Normally we organise handbell days twice per year, in May and October, with a combination of quarter peals and practice sessions. We've missed the last three because of the pandemic, but yesterday we restarted with a small-scale event involving 12 people.
The morning focused on getting our three new Glasgow handbell ringers to make the transition from Ringing Room to live ringing. They did well, first in 6-bell groups and then in 8-bell groups. Our plan for continuing with them is to ring on Sunday afternoons, maybe later converting to an open practice and inviting other members of the Glasgow tower bell band.
The afternoon wasn't planned in advance, beyond noting that we would have 9 people and therefore would probably split into an 8-bell group and a 10-bell group in each session. We prioritised giving Timothy a good go. He's an experienced tower bell ringer but currently has limited opportunities due to living on the Isle of Arran - but he took up online handbell ringing last year and has become one of the main activists in Handbell Stadium.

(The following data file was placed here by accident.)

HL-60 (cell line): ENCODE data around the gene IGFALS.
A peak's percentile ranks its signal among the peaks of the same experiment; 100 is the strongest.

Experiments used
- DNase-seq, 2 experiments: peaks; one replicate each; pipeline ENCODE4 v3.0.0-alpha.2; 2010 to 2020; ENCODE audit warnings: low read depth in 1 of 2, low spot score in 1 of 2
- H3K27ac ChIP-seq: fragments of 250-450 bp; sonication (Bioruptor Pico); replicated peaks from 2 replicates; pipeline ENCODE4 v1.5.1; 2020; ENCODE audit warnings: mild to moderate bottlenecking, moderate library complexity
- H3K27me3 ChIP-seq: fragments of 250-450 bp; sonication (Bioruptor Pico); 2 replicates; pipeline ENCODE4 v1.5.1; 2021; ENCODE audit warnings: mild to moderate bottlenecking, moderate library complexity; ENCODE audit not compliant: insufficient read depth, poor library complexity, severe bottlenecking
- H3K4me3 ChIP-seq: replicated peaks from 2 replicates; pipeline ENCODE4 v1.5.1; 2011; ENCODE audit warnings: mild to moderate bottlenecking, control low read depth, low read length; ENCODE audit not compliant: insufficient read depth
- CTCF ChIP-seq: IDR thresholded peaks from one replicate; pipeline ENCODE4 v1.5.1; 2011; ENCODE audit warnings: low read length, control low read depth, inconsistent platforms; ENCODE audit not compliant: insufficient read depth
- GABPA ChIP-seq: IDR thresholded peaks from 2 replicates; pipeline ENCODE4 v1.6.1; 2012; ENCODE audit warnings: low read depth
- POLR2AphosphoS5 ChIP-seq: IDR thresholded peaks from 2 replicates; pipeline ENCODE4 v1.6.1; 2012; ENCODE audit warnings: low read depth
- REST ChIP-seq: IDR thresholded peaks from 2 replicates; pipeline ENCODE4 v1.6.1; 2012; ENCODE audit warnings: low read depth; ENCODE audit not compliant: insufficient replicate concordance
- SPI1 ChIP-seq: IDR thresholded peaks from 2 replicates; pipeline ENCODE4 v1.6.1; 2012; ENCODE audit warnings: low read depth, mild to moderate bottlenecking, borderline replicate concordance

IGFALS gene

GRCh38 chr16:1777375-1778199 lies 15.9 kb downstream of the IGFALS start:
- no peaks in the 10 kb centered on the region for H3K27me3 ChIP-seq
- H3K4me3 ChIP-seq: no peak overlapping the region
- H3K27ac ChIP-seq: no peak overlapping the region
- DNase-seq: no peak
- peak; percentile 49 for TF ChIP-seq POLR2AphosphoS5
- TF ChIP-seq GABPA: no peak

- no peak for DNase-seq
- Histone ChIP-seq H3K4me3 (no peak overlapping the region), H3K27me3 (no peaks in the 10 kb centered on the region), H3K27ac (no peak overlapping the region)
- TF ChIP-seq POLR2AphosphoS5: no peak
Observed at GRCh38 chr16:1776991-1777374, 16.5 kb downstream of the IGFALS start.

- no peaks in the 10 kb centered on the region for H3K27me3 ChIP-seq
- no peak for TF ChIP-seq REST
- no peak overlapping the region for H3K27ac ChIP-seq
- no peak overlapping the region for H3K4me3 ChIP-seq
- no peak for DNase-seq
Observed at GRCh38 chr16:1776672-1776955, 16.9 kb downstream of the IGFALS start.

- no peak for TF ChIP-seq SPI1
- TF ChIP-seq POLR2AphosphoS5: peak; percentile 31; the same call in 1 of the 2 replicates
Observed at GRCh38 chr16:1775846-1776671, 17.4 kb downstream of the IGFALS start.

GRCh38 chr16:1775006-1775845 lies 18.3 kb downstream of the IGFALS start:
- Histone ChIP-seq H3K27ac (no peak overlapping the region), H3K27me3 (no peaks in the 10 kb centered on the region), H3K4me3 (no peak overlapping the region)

One of Timothy's requests was Stedman, either triples or caters. We hardly ever ring Stedman with our usual bands, but Tina, Julia and I all enjoy it, so we had a session of exploring plain courses on different pairs and some simple touches. After that we threw Timothy into the deep end with a quarter of Kent Royal, only discovering afterwards that it was his first handbell quarter as well as his first ever attempt at 10-bell handbell ringing. The quarter went very well and was promising for future developments.
Apart from that, there were two sessions of Cambridge Royal - one of them a quarter - and a session of Cambridge Major with Timothy. Everyone enjoyed themselves and it was good to get back to something more normal.
Today we attempted a peal of Cambridge Maximus with our usual five plus Julia. Although we knew it was ambitious, we were encouraged by ringing a plain course quite well yesterday evening. Unfortunately the peal didn't go, but we rang a quarter that contained a lot of very good ringing (as well as some scruffy patches). It was good progress, as the first handbell quarter of a "normal" surprise maximus method (we've rung Bourne before, which is only a small step beyond Kent) by a Scottish Association band.